Encyclopedia Judaica. 1971.

Look at other dictionaries:

  • Justus of Tiberias — was a Jewish author and historian living in the second half of the 1st century AD. Little is known about his life, except as told by his political and literary enemy Josephus Flavius. Justus was born in Tiberias, a highly Hellenistic Galilean… …   Wikipedia

  • Justus von Tiberias — war ein Autor und Chronist der Antike. Er lebte in der zweiten Hälfte des 1. Jahrhunderts und stammte aus Tiberias bei Kapernaum, einem im Jahre 20 gegründeten und nach Kaiser Tiberius benannten Ort in Galiläa. Ansonsten sind nur wenige Fakten… …   Deutsch Wikipedia

  • Justus von Tiberias — Justus von Tiberias, Jude, Sohn des Pistos, demagogischer Redner u. Parteimann gegen Rom, ergriff die Waffen u. fiel in Syrien ein; als Josephos 66 n.Chr. Statthalter von Galiläa wurde, war er dessen erklärter Feind u. stellte ihm sogar nach dem… …   Pierer's Universal-Lexikon

  • Justus of Tiberias — (1st century AD)    Jewish historian. Justus came from a respected family in Tiberias, which was in the domain of the last of the Herodian dynasty, Agrippa II, tetrarch of the region round the Sea of Galilee. He had a Greek education, and both… …   Who’s Who in Jewish History after the period of the Old Testament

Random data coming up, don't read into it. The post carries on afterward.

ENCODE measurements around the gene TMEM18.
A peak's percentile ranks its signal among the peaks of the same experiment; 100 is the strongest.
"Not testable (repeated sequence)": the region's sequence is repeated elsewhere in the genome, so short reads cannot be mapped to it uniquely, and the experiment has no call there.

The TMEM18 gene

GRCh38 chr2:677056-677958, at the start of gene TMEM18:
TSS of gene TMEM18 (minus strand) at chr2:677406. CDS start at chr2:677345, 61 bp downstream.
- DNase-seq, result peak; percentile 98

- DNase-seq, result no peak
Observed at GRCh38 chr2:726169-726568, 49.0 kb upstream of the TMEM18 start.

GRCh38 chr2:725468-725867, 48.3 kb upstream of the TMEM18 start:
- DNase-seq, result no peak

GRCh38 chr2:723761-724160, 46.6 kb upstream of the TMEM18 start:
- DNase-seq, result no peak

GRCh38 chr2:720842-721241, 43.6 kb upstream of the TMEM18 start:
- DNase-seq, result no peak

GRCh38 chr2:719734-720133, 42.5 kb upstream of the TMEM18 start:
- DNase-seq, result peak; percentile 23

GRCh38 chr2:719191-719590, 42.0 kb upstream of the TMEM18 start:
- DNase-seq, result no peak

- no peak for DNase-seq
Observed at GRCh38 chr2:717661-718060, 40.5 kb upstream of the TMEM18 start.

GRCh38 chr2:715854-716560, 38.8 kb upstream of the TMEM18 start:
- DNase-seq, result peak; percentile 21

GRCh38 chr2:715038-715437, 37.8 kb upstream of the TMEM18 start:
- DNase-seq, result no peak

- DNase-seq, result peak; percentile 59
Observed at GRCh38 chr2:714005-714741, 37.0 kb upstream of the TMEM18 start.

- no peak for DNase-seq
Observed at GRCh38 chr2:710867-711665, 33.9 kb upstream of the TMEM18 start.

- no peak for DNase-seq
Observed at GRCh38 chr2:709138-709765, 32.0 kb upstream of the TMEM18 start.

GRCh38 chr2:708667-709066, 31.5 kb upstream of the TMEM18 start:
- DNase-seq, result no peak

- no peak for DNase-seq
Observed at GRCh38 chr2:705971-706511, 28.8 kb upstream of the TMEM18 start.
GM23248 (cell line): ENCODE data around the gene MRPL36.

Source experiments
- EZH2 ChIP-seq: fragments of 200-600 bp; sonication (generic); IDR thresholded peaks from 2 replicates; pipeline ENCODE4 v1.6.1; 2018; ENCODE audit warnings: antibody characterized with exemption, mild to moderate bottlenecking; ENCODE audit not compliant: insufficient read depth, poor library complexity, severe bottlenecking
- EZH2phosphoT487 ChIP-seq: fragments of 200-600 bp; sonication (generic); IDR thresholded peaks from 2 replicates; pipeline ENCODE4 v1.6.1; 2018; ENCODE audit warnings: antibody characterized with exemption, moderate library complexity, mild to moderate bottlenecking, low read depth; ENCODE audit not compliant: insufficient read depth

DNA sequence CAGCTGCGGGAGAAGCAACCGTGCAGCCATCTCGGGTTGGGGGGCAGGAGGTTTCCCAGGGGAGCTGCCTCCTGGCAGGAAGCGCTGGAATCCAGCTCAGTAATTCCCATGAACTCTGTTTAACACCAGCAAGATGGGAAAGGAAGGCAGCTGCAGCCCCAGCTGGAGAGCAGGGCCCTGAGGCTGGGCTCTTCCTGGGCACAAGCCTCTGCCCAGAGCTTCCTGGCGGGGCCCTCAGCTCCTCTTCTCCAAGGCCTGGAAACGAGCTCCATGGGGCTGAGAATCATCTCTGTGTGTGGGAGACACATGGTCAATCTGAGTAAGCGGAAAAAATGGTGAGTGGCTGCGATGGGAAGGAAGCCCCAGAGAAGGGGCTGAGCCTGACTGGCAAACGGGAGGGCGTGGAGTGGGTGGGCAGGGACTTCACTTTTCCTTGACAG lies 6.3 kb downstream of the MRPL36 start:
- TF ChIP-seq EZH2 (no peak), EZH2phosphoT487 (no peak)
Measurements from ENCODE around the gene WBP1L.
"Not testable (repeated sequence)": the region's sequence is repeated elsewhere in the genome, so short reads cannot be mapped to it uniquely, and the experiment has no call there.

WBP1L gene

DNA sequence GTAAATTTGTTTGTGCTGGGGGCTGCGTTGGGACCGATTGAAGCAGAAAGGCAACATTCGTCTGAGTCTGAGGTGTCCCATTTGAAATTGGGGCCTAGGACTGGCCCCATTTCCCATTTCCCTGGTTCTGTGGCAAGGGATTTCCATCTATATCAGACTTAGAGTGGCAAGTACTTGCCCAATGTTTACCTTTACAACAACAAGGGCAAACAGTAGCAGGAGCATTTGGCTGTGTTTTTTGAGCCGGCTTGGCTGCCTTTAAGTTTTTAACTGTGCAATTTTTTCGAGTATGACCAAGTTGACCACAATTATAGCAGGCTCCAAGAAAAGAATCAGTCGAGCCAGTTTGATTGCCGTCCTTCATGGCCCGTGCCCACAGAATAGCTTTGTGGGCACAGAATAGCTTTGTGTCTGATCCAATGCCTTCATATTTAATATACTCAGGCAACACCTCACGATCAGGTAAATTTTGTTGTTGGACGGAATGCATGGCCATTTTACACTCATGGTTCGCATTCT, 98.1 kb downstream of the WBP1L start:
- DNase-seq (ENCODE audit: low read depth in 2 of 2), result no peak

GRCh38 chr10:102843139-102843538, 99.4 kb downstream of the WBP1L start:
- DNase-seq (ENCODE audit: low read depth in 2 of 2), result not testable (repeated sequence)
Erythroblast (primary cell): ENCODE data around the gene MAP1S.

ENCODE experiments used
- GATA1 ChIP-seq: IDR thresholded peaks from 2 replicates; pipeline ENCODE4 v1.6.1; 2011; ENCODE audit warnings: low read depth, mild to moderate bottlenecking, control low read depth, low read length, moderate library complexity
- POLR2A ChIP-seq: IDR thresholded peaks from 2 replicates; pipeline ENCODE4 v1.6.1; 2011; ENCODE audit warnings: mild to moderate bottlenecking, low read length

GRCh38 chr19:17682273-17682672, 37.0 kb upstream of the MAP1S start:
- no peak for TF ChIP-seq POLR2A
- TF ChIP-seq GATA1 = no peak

• Justus of Tiberias — (fl. 1st cent)    Historian. He was a contemporary of Josephus and opposed his actions in Galilee during the Jewish rebellion against Rome (66 70). With his father and others Justus was arrested and taken to Tarichaea. Later he fled to Beirut,… …   Dictionary of Jewish Biography

  • Justus (Vorname) — Justus ist ein männlicher Vorname und Nachname. Inhaltsverzeichnis 1 Herkunft und Bedeutung 2 Bekannte Namensträger 2.1 Vorname 2.2 Familienname 2.3 Herrschername …   Deutsch Wikipedia

  • Justus — ist ein männlicher Vorname und Nachname. Inhaltsverzeichnis 1 Herkunft und Bedeutung 2 Varianten 3 Bekannte Namensträger 3.1 Vorname …   Deutsch Wikipedia

  • Justus (disambiguation) — Justus might refer to:People * Saint Justus, Archbishop of Canterbury (d. 627) * Saint Justus of Beauvais (3rd century) * Saint Justus of Lyons (4th century) * Saints Justus and Pastor (4th century) * Saint Justus of Urgell (6th century) * Justus …   Wikipedia

  • Der jüdische Krieg (Roman) — Der jüdische Krieg ist ein historischer Roman des Schriftstellers Lion Feuchtwanger. Das Buch erschien 1932 und ist der erste Teil der Josephus Trilogie, welche das Leben des jüdischen Geschichtsschreibers Flavius Josephus erzählt.… …   Deutsch Wikipedia

  • JOSEPHUS FLAVIUS — (c. 37–after 100 C.E.), Jewish historian and one of the chief representatives of Jewish Hellenistic literature. BIOGRAPHY Early Life Born in Jerusalem into an aristocratic priestly family belonging to the mishmeret of Jehoiarib, through his… …   Encyclopedia of Judaism

Share the article and excerpts

Direct link
Do a right-click on the link above
and select “Copy Link”

We are using cookies for the best presentation of our site. Continuing to use this site, you agree with this.